Physical Space and Routines

Updated: Jun 16, 2019

Dear Dr. Laura,


I just saw my new library. It looks like a huge empty cavern right now. How do I even get started? It just seems overwhelming.


Signed,

Overwhelmed Librarian



Hello, Overwhelmed Librarian!


As we roll out this website, it is summer and many people like you are on summer vacation. I hope you find time to relax and rejuvenate because your first year in the library will be starting soon! I’m sure that you are gearing up for your next year in your library. Maybe it’s your first or 23rd year, you’re starting to think things through now in hopes that all the planning will help you have a smooth year.


You may have been a former classroom teacher and know that routines are hugely important! Your classroom management skills should easily transfer to your new and larger classroom in the school library. Let’s look at physical space first.



Physical Space Impacts Library Management

More than likely your shelves are fixed and you won’t be able to move them. So, you’ll need to arrange your seating for how you think your library should be used. Create unobstructed walking pathways. However, be sure to not create wide open spaces that encourage running. Will you have a study area for older students? Will you have a story time area for younger students? Is there a makerspace area? Room for technology? Is there room for a teacher or small group to come in while you work with another class of students?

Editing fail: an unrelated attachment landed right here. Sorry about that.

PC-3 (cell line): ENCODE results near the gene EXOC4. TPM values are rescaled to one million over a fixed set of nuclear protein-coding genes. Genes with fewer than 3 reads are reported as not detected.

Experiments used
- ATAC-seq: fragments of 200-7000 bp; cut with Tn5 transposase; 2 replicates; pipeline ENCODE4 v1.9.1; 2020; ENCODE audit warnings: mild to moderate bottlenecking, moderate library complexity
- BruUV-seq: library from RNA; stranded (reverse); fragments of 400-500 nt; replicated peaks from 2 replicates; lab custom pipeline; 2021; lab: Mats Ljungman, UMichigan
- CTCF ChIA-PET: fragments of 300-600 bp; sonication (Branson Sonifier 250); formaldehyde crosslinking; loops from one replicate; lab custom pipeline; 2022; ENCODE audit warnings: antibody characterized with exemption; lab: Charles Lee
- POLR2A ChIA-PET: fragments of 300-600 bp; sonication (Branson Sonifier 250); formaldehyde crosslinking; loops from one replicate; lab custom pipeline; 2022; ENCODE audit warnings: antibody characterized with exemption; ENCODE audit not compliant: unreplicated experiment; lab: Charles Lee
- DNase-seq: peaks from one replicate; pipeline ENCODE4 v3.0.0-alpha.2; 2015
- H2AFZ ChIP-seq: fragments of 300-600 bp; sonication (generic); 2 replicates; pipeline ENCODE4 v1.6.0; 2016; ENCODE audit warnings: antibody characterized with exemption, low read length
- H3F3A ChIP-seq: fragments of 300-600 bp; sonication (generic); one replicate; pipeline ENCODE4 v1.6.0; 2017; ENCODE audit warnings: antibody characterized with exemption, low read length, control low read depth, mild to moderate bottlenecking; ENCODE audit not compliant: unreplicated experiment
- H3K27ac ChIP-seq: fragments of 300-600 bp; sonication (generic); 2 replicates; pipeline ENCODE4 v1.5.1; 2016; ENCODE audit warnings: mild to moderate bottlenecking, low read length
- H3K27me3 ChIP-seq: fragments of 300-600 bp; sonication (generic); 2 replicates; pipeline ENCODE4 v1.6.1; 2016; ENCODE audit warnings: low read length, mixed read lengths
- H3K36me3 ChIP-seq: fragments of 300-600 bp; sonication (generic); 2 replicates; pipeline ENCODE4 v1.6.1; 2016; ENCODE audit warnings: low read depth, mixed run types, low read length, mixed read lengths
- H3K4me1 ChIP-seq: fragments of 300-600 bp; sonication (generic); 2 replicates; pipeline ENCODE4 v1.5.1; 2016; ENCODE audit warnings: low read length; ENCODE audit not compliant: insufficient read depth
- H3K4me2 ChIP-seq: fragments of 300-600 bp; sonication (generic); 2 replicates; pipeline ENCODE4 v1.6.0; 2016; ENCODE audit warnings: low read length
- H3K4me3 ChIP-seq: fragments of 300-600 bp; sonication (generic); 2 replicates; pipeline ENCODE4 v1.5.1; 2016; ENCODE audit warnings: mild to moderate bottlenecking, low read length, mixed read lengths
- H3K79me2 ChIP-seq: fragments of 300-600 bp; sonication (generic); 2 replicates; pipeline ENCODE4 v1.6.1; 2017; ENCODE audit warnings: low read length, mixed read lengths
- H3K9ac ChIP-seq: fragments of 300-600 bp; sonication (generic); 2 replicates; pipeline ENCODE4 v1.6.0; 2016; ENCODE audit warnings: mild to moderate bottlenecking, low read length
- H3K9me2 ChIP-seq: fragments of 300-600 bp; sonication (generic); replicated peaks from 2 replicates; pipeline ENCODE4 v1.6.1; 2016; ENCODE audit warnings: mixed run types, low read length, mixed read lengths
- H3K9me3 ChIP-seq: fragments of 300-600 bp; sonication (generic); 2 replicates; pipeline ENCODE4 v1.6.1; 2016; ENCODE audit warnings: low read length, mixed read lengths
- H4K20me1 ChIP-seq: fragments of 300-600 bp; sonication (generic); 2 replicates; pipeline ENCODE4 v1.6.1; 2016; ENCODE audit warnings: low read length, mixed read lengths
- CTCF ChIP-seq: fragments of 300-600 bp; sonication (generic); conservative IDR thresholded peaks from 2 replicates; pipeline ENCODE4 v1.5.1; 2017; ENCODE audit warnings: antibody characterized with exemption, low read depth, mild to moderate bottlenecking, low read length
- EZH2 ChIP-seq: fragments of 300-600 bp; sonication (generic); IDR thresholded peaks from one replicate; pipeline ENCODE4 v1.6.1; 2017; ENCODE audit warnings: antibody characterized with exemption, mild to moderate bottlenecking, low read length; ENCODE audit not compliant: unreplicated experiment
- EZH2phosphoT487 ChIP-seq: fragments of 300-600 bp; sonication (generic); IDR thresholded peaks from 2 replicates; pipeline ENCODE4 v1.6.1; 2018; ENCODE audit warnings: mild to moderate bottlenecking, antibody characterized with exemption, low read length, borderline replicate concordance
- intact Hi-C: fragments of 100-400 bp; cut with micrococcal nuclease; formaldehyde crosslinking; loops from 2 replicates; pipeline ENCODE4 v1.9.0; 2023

Now that your room is intentionally set up, start thinking about routines. How do you want them to walk in and walk out? Will they sit in assigned seats or assigned tables? Will supplies be stationed at the tables or will students have to get up to get their own supplies from a designated area? Some librarians number their tables and number their supply boxes. The boxes could stay on the tables or could be easily retrievable from a designated storage area.


How will students check out their books? Will you scan each book yourself or will you teach students to do self-checkout? Will students do a massive free for all to line up to checkout books or will you set up a routine for checking out by table? Any option you choose will require a designated area for checkout.


You’ll also need a designated place for students to return books to. Do you have a return book drop (a slot where students slide books in to when they are finished)? Do you have a designated cart labeled for book returns? Do they pile up their returned books on your circulation desk? Do students scan their books themselves and put them on the return cart or will you scan them later?


Your physical space will have an impact on many of your library routines. Think it through! It’s worth your time because it will pay off with improved student behavior and it will pay off with more time for you to interact with students instead of correcting students’ misbehavior. You’ll want to practice these routines the first month or so. You’ll probably only see the students once a month and it will take time for the routines to fall in place.


Don’t be overwhelmed. Plan with intention and you’ll be off to a great start!


Dr. Laura


Librarian Influencer of the Week: Carolyn Foote who often posts/speaks about Library Design. Twitter Handle: @technolibrary

Laura Sheneman, EdD, MLS

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